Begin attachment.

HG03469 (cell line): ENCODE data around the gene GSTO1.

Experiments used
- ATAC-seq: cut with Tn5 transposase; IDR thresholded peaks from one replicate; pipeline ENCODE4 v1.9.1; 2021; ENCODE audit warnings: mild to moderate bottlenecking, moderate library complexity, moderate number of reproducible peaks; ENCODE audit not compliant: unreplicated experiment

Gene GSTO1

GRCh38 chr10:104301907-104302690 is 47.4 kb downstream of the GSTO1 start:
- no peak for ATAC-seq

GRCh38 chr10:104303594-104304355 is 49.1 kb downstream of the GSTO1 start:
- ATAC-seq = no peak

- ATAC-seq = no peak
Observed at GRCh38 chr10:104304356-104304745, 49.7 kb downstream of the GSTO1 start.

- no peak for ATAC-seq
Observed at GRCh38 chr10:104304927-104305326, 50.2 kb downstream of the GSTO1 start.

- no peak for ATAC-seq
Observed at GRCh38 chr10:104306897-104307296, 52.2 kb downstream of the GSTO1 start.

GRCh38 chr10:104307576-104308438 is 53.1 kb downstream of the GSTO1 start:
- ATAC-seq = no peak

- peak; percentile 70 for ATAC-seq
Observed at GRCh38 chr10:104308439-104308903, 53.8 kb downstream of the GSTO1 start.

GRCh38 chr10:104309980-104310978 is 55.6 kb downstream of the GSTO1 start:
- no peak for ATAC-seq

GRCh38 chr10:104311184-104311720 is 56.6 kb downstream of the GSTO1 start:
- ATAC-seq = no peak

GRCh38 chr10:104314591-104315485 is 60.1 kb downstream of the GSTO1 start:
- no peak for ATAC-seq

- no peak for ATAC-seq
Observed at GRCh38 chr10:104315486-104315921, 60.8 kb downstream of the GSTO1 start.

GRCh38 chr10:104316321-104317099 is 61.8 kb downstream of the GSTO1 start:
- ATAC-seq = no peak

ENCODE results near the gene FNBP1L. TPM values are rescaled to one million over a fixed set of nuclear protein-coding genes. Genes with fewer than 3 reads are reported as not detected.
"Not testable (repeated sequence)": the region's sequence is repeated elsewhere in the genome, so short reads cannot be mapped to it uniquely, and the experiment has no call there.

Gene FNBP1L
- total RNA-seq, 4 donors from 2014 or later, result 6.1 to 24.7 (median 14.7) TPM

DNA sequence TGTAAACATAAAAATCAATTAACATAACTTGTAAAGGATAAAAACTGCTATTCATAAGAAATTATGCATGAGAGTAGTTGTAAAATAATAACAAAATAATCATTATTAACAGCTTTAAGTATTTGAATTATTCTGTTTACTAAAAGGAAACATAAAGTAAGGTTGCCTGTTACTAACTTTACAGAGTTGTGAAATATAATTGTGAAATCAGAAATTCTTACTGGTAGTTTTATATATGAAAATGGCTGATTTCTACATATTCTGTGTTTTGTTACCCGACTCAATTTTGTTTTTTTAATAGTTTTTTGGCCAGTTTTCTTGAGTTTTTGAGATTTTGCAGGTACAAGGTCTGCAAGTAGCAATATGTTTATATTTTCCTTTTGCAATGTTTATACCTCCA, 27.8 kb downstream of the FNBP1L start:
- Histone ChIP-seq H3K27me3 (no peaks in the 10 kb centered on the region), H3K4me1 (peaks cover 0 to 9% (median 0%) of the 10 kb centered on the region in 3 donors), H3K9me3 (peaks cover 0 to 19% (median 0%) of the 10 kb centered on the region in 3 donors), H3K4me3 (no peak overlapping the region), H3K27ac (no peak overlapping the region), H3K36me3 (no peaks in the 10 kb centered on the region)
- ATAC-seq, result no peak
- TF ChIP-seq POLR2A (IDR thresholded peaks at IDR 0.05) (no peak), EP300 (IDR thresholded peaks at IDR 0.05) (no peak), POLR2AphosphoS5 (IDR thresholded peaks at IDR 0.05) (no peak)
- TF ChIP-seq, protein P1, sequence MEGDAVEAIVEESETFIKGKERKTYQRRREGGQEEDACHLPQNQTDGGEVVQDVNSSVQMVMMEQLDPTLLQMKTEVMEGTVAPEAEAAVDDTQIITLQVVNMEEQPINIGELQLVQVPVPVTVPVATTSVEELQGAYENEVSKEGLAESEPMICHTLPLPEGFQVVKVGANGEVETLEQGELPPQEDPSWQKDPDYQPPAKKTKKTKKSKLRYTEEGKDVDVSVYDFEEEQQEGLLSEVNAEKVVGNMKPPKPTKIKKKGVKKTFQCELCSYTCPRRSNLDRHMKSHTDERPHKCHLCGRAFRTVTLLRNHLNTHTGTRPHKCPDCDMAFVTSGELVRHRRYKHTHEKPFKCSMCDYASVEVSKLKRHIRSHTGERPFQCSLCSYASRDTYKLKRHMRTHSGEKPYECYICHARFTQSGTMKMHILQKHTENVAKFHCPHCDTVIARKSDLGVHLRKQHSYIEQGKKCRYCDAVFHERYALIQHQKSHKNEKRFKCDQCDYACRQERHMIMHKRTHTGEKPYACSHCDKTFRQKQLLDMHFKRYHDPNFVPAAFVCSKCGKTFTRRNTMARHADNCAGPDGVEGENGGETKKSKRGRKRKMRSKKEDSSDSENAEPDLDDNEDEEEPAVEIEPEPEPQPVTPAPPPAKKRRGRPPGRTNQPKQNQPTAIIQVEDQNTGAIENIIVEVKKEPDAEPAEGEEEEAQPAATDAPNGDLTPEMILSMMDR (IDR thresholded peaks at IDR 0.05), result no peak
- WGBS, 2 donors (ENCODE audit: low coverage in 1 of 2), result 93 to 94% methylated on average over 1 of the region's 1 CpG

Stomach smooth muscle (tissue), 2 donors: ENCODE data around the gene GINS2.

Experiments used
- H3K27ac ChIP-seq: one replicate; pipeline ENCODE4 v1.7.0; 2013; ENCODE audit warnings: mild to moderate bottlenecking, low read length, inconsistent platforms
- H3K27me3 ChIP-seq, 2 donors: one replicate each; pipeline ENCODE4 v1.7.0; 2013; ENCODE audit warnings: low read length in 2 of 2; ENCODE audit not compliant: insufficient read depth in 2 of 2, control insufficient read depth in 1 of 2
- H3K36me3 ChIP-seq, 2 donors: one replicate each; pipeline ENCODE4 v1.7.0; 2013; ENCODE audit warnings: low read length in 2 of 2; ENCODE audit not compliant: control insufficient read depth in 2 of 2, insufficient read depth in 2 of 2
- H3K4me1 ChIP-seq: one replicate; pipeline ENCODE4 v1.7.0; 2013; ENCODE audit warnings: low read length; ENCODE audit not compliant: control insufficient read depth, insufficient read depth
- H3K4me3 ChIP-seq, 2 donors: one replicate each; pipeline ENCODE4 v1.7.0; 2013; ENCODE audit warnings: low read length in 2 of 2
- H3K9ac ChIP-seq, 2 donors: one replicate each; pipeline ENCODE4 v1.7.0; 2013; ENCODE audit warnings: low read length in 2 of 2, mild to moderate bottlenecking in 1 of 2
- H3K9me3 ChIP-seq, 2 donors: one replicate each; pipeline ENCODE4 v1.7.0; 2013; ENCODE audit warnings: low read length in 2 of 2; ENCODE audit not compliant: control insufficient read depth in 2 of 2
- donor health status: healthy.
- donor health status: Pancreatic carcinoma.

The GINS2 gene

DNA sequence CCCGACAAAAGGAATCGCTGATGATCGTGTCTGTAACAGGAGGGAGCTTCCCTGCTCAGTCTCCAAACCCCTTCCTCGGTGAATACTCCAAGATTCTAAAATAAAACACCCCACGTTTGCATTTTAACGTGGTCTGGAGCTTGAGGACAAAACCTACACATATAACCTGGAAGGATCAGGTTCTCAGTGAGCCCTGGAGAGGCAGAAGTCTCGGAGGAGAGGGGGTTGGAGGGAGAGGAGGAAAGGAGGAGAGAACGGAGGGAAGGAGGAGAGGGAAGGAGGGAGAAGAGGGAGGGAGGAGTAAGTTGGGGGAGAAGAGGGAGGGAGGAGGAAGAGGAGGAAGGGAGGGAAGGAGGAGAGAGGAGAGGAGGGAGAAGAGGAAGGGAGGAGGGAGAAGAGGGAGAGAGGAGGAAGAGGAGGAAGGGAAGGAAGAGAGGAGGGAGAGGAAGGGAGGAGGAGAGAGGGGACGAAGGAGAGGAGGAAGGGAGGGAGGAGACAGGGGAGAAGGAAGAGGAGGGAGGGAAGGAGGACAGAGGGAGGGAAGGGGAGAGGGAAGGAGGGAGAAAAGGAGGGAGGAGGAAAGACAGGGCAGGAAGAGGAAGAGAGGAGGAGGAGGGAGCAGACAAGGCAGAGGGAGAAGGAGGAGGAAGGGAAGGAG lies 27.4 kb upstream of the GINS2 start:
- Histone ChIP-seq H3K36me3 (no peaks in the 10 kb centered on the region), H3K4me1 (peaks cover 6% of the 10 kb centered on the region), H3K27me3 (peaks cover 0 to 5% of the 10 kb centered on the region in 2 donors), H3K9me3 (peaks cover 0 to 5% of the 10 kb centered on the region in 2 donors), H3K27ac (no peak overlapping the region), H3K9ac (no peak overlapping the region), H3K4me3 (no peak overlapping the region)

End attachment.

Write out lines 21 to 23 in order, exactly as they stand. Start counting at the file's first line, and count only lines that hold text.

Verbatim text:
GRCh38 chr10:104311184-104311720 is 56.6 kb downstream of the GSTO1 start:
- ATAC-seq = no peak

GRCh38 chr10:104314591-104315485 is 60.1 kb downstream of the GSTO1 start: